China’s Factory Activity Shrinks, Fueling Calls for More Support

Date: Tuesday, October 31st, 2023
Source: Bloomberg

China’s factory activity fell back into contraction in October, while an expansion of the services sector unexpectedly eased, signaling that the economy remains fragile and is in need of support.

The official manufacturing purchasing managers’ index slipped to 49.5 this month from 50.2 in September, according to a statement from the National Bureau of Statistics on Tuesday. That compares with an estimate of 50.2 in a Bloomberg survey of economists.

The non-manufacturing gauge, which measures activity in the construction and services sectors, declined to 50.6 from 51.7, lower than the forecast of 52. The 50 level separates growth from contraction.

The weaker-than-expected data bolstered calls for additional stimulus from Beijing, after the government this month announced more support for the economy, including issuing extra sovereign debt and raising the budget deficit ratio. China’s post-reopening recovery this year has been challenged by weak consumer confidence, falling export demand and an ongoing property crisis.

“Given the downside surprise, the authorities will still need to deliver growth supportive policy,” said Raymond Yeung, chief economist for Greater China at Australia & New Zealand Banking Group Ltd.

The data weighed on regional currencies. The offshore yuan weakened about 0.1% following the release before steadying. The Australian dollar fell 0.2%. Chinese shares also declined, with those listed in Hong Kong losing as much as 1.7%. The mainland’s benchmark CSI 300 Index dropped 0.8%. Bonds rallied, with China’s 10-year government note yield falling 2 basis points to 2.70%.

What Bloomberg Economics Says ...

“The soft readings suggest weak momentum at the end of the third quarter carried into early 4Q23. The upshot — these warning signs are likely to spur the government to press ahead with its campaign to bolster stimulus and support the economy. We expect the central bank to cut rates further before the year is up.”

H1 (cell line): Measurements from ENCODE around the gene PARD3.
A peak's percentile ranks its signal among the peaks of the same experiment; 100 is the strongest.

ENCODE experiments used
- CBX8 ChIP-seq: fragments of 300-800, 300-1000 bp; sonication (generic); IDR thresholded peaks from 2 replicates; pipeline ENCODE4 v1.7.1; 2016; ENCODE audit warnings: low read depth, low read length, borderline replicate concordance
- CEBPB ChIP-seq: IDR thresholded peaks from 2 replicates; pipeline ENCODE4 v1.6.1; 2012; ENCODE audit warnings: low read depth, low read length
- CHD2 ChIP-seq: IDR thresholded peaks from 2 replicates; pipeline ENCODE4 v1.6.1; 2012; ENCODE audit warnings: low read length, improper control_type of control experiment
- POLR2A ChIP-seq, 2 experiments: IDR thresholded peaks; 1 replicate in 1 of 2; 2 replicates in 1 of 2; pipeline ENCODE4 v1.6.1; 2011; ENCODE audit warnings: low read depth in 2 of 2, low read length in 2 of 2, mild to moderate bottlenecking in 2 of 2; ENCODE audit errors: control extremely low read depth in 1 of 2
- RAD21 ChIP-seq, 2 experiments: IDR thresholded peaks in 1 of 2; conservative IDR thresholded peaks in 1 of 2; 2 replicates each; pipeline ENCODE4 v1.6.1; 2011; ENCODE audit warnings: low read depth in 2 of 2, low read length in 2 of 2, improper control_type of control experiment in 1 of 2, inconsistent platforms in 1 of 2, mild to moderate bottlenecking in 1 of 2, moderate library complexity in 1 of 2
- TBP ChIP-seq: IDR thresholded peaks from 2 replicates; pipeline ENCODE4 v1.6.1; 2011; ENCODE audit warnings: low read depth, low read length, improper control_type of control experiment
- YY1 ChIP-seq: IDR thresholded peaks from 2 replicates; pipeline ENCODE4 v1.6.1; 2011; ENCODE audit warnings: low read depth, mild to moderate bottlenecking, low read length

— Chang Shu, chief Asia economist

Zhang Zhiwei, chief economist at Pinpoint Asset Management Co., said the government could raise the fiscal deficit for 2024 to drive a more sustained economic recovery. The weak PMI reinforces the case for stronger support, he said, adding that policies in the property sector need to be fine-tuned.

The People’s Bank of China may cut the amount of cash lenders must hold as reserves, known as the reserve requirement ratio, in the coming weeks to help fund government bond sales. It also has an opportunity to cut the interest rate on its one-year policy loans and add further liquidity in mid-November, as 850 billion yuan ($116 billion) of the medium-term lending facility is set to mature.

The PMI numbers partly reflect seasonal factors due to an eight-day holiday at the beginning of October, but it also shows market demand remains weak. The new orders indexes under the manufacturing and non-manufacturing PMIs were both below the 50-point mark, indicating a contraction in demand.

“Part of the decline was due to seasonality, but it was still somewhat disappointing after taking into account that,” said Michelle Lam, Greater China economist at Societe Generale SA. “It shows that the recovery remains fragile, and the reopening recovery could be coming to an end after the holiday season.”

The number of travelers during the Golden Week holiday picked up from pre-pandemic levels, but tourism revenue only nudged past that in 2019. This indicates consumers are still cautious with spending as job and income prospects remain bleak.

The boost from holiday spending was also offset by softening activity in other services sectors. NBS senior statistician Zhao Qinghe highlighted capital market services and real estate as the main drag. As a result, services PMI fell to 50.1 from 50.9.

A contraction in export demand for manufacturing, measured by the new export order index, deepened this month, indicating factories that sell to overseas markets are still under pressure.

“China’s economic activity fell to an extent, and the foundation for a continued recovery still needs to be further solidified,” Zhao said in a statement accompanying the data release.

[Read from the original source.]